We know most of you use busses, subways, and streetcars to commute. We are committed to student safety, and hence, we bring you a list of tips that might come in handy when you are travelling on the TTC.
Trust your instincts
First and foremost, trust your instincts. If you feel unsafe, leave the place immediately and inform someone and ensure to report any suspicious activity to an appropriate officer. We also suggest, whenever possible, getting on and off in well-lit areas or where there are other people.
Travel in a group
It is better to travel with a partner or in groups than to travel alone. It won’t only keep you accompanied, but may also prevent possible offenders from attacking you because you are no longer an easy target. After all, there is always strength in numbers. However, if you are travelling alone, try to be in a populated area and avoid sitting near the rear doors.
The importance of staying alert cannot be stressed enough. Be aware of your surroundings and pay attention to the people around you. Moreover, avoid being distracted by devices like your phone, avoid the use of headphones if you can and don’t fall asleep.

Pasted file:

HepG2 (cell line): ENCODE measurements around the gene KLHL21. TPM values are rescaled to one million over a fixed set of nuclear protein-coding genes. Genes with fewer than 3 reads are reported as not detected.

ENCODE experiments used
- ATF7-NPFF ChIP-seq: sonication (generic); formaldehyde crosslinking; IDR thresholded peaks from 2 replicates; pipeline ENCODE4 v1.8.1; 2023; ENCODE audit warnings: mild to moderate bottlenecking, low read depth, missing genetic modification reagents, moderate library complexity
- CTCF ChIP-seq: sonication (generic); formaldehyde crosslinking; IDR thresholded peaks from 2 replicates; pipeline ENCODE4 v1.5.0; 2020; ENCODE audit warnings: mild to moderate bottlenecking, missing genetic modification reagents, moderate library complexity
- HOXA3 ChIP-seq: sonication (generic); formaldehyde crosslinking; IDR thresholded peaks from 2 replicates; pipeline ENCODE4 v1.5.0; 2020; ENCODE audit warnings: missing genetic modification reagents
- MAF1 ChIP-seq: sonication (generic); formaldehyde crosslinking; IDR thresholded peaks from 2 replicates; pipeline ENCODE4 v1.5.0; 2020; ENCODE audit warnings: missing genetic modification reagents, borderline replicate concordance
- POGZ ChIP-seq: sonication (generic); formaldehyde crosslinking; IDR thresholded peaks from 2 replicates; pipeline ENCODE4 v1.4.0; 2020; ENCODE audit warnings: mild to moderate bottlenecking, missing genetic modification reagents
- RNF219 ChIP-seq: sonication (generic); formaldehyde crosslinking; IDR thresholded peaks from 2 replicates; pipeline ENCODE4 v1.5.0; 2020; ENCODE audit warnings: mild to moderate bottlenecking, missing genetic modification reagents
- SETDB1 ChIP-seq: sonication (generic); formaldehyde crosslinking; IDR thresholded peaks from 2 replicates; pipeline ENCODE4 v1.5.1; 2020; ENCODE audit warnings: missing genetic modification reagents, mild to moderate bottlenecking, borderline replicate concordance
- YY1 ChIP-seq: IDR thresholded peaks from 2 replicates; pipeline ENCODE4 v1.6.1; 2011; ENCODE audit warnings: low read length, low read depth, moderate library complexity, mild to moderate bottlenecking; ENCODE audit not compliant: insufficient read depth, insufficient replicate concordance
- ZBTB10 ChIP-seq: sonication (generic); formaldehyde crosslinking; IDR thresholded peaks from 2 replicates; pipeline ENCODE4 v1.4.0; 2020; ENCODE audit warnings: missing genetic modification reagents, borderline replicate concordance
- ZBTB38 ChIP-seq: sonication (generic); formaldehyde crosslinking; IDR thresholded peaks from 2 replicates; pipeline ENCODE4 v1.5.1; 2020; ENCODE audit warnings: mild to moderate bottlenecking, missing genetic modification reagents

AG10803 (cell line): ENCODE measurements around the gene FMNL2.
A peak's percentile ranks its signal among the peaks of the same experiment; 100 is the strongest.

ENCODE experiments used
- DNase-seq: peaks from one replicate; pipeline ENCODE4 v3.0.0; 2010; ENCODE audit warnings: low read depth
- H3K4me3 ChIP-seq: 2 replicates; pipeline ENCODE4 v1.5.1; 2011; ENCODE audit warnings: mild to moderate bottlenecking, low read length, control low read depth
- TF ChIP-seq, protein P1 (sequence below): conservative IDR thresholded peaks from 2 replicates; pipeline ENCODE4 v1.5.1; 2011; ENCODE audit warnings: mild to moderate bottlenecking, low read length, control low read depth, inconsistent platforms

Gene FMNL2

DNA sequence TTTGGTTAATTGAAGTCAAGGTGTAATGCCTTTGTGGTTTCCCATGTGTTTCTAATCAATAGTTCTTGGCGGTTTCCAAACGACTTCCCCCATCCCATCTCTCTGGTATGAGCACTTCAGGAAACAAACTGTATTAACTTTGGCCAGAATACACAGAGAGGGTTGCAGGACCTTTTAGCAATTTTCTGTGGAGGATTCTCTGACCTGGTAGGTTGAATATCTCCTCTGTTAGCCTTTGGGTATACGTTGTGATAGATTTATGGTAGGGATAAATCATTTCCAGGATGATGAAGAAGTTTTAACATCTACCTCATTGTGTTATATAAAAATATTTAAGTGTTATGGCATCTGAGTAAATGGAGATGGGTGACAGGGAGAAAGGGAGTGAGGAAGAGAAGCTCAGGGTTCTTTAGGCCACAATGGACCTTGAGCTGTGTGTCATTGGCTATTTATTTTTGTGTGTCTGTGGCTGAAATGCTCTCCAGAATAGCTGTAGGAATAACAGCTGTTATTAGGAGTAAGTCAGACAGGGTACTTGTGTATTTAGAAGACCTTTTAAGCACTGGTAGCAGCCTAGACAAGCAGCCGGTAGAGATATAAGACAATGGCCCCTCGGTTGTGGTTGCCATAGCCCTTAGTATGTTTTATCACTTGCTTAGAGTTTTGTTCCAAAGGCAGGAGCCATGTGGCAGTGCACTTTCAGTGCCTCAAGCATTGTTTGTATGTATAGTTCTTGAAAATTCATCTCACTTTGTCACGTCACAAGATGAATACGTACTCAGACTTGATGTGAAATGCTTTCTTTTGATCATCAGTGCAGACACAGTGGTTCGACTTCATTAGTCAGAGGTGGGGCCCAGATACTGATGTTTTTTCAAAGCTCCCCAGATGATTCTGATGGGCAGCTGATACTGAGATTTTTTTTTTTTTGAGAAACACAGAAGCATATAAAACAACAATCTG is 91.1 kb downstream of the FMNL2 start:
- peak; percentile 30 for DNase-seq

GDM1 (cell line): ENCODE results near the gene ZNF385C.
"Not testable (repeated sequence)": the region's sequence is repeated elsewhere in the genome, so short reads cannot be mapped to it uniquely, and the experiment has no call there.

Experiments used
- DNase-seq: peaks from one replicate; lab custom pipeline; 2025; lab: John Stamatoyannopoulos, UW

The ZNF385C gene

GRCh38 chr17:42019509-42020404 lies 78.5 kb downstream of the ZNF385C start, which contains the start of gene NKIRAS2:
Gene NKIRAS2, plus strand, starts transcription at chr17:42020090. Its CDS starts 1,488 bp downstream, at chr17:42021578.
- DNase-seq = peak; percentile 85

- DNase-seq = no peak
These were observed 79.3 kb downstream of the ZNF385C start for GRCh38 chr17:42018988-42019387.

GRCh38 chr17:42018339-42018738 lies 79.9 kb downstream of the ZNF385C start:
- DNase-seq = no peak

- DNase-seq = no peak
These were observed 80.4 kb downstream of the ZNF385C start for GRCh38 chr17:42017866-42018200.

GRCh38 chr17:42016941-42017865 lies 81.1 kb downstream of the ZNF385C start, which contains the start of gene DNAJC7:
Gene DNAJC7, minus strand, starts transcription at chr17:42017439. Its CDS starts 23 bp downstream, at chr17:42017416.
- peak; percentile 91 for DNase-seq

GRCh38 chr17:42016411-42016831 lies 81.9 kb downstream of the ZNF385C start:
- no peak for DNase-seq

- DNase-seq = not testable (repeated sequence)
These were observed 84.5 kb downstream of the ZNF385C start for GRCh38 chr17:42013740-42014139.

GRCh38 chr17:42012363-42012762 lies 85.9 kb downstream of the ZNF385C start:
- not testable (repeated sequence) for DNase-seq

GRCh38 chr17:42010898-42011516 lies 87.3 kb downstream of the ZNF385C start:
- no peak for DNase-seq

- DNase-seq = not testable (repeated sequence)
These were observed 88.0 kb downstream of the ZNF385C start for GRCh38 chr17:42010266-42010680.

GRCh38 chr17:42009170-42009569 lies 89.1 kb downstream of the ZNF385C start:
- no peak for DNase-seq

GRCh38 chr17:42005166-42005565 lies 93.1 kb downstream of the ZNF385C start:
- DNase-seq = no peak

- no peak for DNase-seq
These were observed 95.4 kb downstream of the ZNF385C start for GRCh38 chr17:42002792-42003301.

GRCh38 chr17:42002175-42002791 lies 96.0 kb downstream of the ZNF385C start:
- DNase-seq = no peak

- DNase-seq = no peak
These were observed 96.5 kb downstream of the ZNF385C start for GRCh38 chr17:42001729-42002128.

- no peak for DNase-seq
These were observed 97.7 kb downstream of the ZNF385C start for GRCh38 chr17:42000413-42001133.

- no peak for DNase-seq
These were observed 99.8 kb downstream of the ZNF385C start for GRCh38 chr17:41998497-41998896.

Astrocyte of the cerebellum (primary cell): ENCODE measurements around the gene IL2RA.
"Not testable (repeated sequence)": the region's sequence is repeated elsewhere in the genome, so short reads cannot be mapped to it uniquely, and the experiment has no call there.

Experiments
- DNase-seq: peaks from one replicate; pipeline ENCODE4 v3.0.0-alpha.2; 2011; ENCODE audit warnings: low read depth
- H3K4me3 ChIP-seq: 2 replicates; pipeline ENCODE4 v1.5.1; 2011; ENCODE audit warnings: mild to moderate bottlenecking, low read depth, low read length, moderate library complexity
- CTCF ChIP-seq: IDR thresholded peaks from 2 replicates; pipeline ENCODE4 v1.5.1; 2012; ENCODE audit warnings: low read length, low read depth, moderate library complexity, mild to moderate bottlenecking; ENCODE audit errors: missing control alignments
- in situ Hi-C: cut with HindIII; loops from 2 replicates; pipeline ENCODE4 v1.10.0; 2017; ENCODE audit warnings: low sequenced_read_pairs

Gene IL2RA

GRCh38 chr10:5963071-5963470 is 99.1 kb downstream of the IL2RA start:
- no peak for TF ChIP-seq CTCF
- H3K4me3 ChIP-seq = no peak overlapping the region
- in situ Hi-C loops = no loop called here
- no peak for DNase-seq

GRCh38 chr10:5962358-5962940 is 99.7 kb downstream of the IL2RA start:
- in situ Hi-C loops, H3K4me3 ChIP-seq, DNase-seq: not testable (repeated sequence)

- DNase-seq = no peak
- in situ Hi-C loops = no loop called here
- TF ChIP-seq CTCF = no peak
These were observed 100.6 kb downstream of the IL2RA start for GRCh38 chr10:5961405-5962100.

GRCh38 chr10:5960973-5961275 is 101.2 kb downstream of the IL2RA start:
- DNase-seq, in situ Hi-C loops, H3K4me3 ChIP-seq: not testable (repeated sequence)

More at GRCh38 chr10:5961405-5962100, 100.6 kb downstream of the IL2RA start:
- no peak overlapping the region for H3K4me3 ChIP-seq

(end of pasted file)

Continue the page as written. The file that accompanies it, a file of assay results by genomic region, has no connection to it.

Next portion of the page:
Take care of your belongings
Keep your personal belongings and valuables out of sight and close to you. Avoid carrying expensive items or large amounts of cash with you. Also, keep your pass or payment handy to avoid fumbling through your bag and attracting attention.
Learn some basic self-defence moves to protect yourself during times of danger. Also, consider carrying a whistle to attract attention in case something does go wrong and you need help. If you are at a TTC station, go to a Designated Waiting Area (DWA) and use the intercom on the platform or at any elevator to contact station staff if you need assistance.
Raise your voice
If you feel attacked or unsafe, shout as loudly as possible to get the attention of other passengers or the driver. In such cases, use phrases like, “Don’t touch me!”, “Help”, or “Stay away from me!”
And remember, if you see someone else in such a situation, help them and don’t be a bystander. Do what you can, but remember to not put yourself in a dangerous situation. If you’re not sure what you can do, call for help.
If you want more tips, go through the TTC safety guide to familiarize yourself with other safety measures.
The TTC isn’t the only place you need to stay safe. Here’s how to stay safe while attending protests.